STATE OF THE ART

Many solutions have been developed in the past to allow an easy detection of counterfeited documents. A different, and more direct approach, is to actually deter the counterfeiting operation. In this case, the document carries a security feature, which is detectable by the hardware/software used for counterfeiting, and triggers an action such as stopping the copying or scanning process. Existing solutions are either based on optically visible features or invisible elements using special consumables or digital signal processing methods. When focusing on features requiring no special consumables, such as security inks, the visible solutions lack robustness against workarounds of counterfeiters and the invisible solutions put some constraints on the computational power and memory used by the detector. It should be noted that in both cases feature detection is usually based and a digital image acquisition followed by a signal processing method to digitally detect the security feature. As a consequence, detectors for invisible solutions cannot be implemented directly into frequently used counterfeiting hardware having low computational capabilities (e.g. printers, scanners, monitors, digital cameras, etc.) but must be embedded in software at the computer level. The current invention describes a way to circumvent this limitation by using a special detection/pattern combination allowing for both visible and invisible features and low complexity detection.

Several techniques used for protecting valuable documents against illegal duplication use small, localized variations of the visual appearance of the protected documents. These variations can take the form of a humanreadable pattern (microtext, evolutionary screen dots [U.S. Pat. No. 6,198,545], moiré patterns [U.S. Pat. No. 5,995,638], microstructure color differences [EP 1073257A1]), or they can be implemented using invisible, but machinereadable patterns (Cryptoglyph WO01/00560, WO03/04178). In either case, authenticating a document protected by these methods requires the access to a significantly large digitized area of the document at some or all times during the authentication process. In digital signal processing this is translated into performing a computation on a 2D (two dimensional) matrix composed of pixel values of the acquired image.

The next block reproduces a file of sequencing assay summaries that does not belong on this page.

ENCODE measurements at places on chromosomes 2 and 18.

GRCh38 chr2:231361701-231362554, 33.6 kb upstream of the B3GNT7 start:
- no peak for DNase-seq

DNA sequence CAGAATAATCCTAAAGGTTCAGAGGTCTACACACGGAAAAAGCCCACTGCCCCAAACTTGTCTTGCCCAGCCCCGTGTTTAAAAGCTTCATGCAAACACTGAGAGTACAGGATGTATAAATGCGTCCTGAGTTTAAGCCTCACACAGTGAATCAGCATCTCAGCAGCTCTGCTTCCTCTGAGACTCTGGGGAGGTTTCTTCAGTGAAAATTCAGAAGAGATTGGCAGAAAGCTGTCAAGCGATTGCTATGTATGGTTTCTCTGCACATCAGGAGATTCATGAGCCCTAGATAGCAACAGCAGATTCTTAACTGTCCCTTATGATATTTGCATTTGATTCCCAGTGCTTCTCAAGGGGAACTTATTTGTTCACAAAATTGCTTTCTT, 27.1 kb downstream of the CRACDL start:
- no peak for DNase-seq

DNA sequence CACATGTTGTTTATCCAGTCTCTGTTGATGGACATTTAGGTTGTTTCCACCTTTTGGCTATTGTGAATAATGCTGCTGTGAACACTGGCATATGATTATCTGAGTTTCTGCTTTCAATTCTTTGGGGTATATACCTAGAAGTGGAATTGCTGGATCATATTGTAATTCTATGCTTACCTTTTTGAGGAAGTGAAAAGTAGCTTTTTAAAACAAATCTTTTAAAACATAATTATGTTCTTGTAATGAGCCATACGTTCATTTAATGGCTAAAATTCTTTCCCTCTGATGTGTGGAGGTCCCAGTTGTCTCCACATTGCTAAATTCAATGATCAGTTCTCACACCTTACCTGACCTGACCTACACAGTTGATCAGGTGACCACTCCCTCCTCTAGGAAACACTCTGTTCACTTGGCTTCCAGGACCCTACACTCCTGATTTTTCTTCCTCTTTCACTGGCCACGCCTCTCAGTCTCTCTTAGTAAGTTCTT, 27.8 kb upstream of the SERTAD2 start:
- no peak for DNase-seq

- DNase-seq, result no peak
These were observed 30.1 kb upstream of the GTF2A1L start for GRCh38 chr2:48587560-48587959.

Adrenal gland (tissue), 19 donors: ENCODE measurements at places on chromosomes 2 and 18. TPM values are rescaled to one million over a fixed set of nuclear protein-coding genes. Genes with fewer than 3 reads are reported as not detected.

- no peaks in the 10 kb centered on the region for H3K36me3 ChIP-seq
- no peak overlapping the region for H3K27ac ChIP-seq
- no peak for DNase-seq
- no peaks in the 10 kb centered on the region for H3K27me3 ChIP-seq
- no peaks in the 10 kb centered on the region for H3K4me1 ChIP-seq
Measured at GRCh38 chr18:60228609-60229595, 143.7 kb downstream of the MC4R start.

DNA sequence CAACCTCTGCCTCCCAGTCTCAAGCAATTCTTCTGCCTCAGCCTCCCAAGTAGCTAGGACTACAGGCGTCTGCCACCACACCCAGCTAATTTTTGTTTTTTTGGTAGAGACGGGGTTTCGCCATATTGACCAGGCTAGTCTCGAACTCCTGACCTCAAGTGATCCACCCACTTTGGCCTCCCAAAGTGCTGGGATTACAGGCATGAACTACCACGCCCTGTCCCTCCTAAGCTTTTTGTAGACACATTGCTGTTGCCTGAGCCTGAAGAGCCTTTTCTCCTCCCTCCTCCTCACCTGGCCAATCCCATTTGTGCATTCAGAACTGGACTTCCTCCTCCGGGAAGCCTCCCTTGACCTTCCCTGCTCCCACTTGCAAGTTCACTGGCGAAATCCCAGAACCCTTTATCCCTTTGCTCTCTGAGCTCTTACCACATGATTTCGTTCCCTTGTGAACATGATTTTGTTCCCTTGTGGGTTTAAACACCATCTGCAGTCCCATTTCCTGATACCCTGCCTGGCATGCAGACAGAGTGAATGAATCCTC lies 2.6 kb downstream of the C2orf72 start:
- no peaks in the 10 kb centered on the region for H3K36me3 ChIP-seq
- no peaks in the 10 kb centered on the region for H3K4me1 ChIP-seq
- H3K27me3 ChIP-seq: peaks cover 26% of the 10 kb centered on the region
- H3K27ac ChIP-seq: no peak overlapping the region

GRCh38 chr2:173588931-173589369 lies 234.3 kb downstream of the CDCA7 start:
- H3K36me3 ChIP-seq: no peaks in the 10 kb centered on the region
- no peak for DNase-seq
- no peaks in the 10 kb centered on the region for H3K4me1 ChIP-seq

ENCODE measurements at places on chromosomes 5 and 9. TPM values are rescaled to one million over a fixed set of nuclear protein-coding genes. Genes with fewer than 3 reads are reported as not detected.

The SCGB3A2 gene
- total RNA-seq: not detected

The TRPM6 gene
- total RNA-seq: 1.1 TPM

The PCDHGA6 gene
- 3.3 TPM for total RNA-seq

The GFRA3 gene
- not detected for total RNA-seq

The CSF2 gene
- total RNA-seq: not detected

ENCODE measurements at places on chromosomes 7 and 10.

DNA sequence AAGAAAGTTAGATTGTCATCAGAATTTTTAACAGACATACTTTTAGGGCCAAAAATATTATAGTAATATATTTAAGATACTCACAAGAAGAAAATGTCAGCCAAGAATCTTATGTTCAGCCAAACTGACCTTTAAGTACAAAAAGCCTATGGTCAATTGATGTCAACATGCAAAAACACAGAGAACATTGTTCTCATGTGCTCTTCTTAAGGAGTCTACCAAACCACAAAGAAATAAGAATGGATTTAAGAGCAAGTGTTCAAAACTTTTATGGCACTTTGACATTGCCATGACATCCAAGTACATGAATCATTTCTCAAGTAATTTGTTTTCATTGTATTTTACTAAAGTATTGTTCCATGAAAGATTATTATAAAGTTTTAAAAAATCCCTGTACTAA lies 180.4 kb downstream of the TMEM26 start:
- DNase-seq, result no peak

This requirement poses two problems. A first problem arises with the authentication of a document in the case where a minimum document surface is not available in its entirety at some time during the authentication process. This is for instance the case for documents that are digitally transmitted over a serial line or a bus system, e.g. document transmission from a scanner to a computer, from a camera to a computer, from a computer to a printer, between two computers or between a computer and a mobile phone.

A second problem arises when the authentication of documents has to be performed by devices that have only little memory or a low processing power. When the size of the document increases in a linear fashion, the memory and time required to process the document increase in a geometrical fashion. Therefore, authenticating security documents used in everyday life, e.g. banknotes, plane tickets or ID cards, is a major problem for devices such as scanners, printers, digital cameras and mobile phones.